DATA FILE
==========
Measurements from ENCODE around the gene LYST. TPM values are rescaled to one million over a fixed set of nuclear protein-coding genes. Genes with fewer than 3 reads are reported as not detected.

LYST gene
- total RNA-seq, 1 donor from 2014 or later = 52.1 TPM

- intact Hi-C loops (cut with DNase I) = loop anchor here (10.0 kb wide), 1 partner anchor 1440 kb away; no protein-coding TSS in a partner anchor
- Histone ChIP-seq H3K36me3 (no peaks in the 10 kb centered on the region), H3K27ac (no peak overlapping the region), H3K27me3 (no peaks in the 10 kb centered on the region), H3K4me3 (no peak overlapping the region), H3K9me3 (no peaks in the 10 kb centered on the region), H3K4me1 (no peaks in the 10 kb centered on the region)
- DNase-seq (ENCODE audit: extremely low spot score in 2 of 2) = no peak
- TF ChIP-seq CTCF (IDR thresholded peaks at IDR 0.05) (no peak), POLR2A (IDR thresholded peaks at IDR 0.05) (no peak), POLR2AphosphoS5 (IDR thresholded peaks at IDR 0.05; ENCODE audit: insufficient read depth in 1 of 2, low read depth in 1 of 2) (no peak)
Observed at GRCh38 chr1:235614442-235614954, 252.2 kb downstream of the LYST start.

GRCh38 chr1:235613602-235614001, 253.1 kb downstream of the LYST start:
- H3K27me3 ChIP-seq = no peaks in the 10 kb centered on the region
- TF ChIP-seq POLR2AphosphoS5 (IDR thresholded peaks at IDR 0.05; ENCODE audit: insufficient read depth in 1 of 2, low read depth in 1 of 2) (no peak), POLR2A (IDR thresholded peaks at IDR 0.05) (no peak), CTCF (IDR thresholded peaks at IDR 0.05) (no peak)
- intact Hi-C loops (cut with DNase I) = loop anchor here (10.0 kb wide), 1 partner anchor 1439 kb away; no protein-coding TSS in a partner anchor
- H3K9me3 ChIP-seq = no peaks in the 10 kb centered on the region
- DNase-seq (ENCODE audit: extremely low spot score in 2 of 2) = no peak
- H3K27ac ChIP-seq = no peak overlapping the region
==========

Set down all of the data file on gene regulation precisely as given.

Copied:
Measurements from ENCODE around the gene LYST. TPM values are rescaled to one million over a fixed set of nuclear protein-coding genes. Genes with fewer than 3 reads are reported as not detected.

LYST gene
- total RNA-seq, 1 donor from 2014 or later = 52.1 TPM

- intact Hi-C loops (cut with DNase I) = loop anchor here (10.0 kb wide), 1 partner anchor 1440 kb away; no protein-coding TSS in a partner anchor
- Histone ChIP-seq H3K36me3 (no peaks in the 10 kb centered on the region), H3K27ac (no peak overlapping the region), H3K27me3 (no peaks in the 10 kb centered on the region), H3K4me3 (no peak overlapping the region), H3K9me3 (no peaks in the 10 kb centered on the region), H3K4me1 (no peaks in the 10 kb centered on the region)
- DNase-seq (ENCODE audit: extremely low spot score in 2 of 2) = no peak
- TF ChIP-seq CTCF (IDR thresholded peaks at IDR 0.05) (no peak), POLR2A (IDR thresholded peaks at IDR 0.05) (no peak), POLR2AphosphoS5 (IDR thresholded peaks at IDR 0.05; ENCODE audit: insufficient read depth in 1 of 2, low read depth in 1 of 2) (no peak)
Observed at GRCh38 chr1:235614442-235614954, 252.2 kb downstream of the LYST start.

GRCh38 chr1:235613602-235614001, 253.1 kb downstream of the LYST start:
- H3K27me3 ChIP-seq = no peaks in the 10 kb centered on the region
- TF ChIP-seq POLR2AphosphoS5 (IDR thresholded peaks at IDR 0.05; ENCODE audit: insufficient read depth in 1 of 2, low read depth in 1 of 2) (no peak), POLR2A (IDR thresholded peaks at IDR 0.05) (no peak), CTCF (IDR thresholded peaks at IDR 0.05) (no peak)
- intact Hi-C loops (cut with DNase I) = loop anchor here (10.0 kb wide), 1 partner anchor 1439 kb away; no protein-coding TSS in a partner anchor
- H3K9me3 ChIP-seq = no peaks in the 10 kb centered on the region
- DNase-seq (ENCODE audit: extremely low spot score in 2 of 2) = no peak
- H3K27ac ChIP-seq = no peak overlapping the region